If we all sat down together at the same table for a meal, we might be a little more mindful about what we all need and cultivate consideration of sharing what we have.
That philosophical thread lies beneath a series of meals Catherine Page Harris has been sharing with animals over the last decade, sometimes inviting other humans to participate, all done as performance art.
Harris is bringing the meals and the art to the Center for Contemporary Arts over the next three months as part of The Land Mark Show, a juried exhibition opening Oct. 9 that will feature 30 different projects, with the emphasis on photography and video, said Angie Rizzo, CCA’s acting director of visual arts and assistant curator. “About 40 percent of the artists in the exhibition are from New Mexico, so there is a regional emphasis,” she said.
The show, curated by Grace Kook-Anderson, an independent curator of contemporary art based in Portland, Ore., takes a look at how artists address land issues in the American West, according to Rizzo.
Kook-Anderson described it this way on the CCA website:
“Several themes emerge from this exhibition, perhaps mostly views of our current ecology – documentation of our marks on the land, land use, and the fractured reality of utopian visions. However, artists have also used their skills to work toward a different ecology, one that involves remediation and sustainability, even a different perspective on our humanity. “The artists in The Land Mark Show navigate these territories of the arid West, as we think about drought and climate change like no other time in our present history.”
Harris, an assistant professor who teaches art and environmental architecture at the University of New Mexico, is the New Mexico artist selected to have her work featured in the gallery’s spector ripps project space.
That space will include a modular table built out of recycled cardboard; videos will be embedded in the table and projected on the wall, Harris said. On opening day, that table will be taken outdoors for visitors to share a meal with bees.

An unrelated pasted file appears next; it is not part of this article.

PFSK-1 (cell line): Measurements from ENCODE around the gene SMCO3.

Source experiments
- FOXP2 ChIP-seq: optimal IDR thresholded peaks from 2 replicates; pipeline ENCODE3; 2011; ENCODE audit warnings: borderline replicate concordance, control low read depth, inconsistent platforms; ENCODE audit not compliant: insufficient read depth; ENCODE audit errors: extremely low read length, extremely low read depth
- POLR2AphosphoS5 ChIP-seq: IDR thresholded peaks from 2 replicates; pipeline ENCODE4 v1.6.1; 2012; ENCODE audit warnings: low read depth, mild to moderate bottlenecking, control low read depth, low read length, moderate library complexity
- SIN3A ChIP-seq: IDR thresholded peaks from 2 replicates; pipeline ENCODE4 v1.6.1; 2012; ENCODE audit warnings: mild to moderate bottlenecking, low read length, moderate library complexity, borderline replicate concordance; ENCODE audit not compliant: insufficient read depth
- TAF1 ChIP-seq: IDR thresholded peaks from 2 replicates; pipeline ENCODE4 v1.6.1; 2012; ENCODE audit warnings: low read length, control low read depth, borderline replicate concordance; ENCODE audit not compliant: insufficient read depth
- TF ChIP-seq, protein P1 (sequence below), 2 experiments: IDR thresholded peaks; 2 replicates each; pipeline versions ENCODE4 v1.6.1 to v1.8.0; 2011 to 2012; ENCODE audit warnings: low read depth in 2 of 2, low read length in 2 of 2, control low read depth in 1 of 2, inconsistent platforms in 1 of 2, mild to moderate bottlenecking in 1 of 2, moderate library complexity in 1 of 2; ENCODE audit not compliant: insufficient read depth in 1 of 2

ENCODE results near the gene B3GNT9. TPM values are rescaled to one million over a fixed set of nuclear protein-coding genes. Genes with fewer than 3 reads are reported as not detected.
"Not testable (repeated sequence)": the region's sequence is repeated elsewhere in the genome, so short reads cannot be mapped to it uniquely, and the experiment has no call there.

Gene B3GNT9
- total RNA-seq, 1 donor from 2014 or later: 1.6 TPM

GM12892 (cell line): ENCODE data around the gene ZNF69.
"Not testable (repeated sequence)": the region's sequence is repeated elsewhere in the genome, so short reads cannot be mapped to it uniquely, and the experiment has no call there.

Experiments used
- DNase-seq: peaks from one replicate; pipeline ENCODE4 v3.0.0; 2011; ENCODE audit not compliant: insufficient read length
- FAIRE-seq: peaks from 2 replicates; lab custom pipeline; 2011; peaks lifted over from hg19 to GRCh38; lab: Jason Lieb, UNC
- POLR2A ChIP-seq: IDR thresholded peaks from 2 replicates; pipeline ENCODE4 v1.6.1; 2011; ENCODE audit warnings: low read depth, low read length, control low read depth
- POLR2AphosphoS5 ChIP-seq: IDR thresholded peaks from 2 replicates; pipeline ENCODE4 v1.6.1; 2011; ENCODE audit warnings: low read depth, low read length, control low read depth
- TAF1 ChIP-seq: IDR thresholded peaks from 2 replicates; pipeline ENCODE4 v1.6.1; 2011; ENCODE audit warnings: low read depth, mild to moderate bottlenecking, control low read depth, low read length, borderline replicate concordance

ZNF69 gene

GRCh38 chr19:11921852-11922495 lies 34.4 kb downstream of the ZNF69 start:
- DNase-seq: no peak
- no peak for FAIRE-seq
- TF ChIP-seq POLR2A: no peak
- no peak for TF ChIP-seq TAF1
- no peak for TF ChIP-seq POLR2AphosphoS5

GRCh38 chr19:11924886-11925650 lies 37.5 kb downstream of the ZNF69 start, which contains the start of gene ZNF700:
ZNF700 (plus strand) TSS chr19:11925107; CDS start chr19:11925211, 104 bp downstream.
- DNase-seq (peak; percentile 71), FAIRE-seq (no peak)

On Nov. 21, leading to Thanksgiving, Harris and visitors will share a meal with four turkeys from the Sunflower River farm in Albuquerque. The birds will be spared from seasonal slaughter. Given the weather that time of year, the event probably will be held inside, she said.
And a third meal with animals will be linked to the solstice, Harris said, but added that she hasn’t settled on a particular critter yet. Probably baby creatures, she said, to celebrate the idea of new life.
The idea for her ongoing project, formally called Trans-species Repast, germinated during a collaboration with students at the Sevilleta National Wildlife Refuge, in which they imagined what kangaroo rats would be like if they were human-sized, and what their food would look like. That gave rise to an installation layered with drawings and seed pouches to mimic the creatures’ underground food caches.
Harris said she became increasingly uneasy about humans’ assumption that we stand atop the hierarchy of life on Earth and about the effects that our actions have on other living creatures. For instance, she said, we’ve responded to water shortages with xeriscaping, but in the process hauled in gravel from afar and disrupted other landscapes.
She said she began thinking more about what it would be like if other beings had an equal say in how the Earth’s resources are used.
The shared meal is a way of translating that idea into a physical reality, she said. Meals are a means of connection. Her own family stressed the importance of family meals in showing their love for each other, and shared meals on field trips with students help cement the group together, she said.
She also found inspiration in her parents’ own activities, she said.
“My father, Donald, co-founded EarthJustice, an environmental law firm, and my mother, Janet, was part of the Berkeley revolution in food, following Alice Waters from French cuisine to fresh, local ingredients,” Harris wrote in an email.
Dairy cows, goats, chickens, bees, horses and more have been included in her meals as performance art in locations as diverse as Los Angeles and Denmark.
“An interesting part of the whole process is that it’s unpredictable,” Harris said. “You can’t predict if an animal will want to come and be engaged with human beings.”
But do people who come by and see her eating with animals, or even those who join them at the table, really “get” the point of the experience?
It may depend on how much time they spend with it, she said.
In Vermont she staged a meal for bees, buzzers that often send children fleeing in terror, especially if they’ve been stung in the past.
“The process of the meal led the kids and adults to investigate whether the bees were able to eat the honey, whether they were interested in the flowers … They became very interested in this creature,” Harris said. “Children who were running screaming (from bees) the day before were able to be six inches away, looking very closely at the bee and speculating about what its life was like.
“I was quite moved by that.”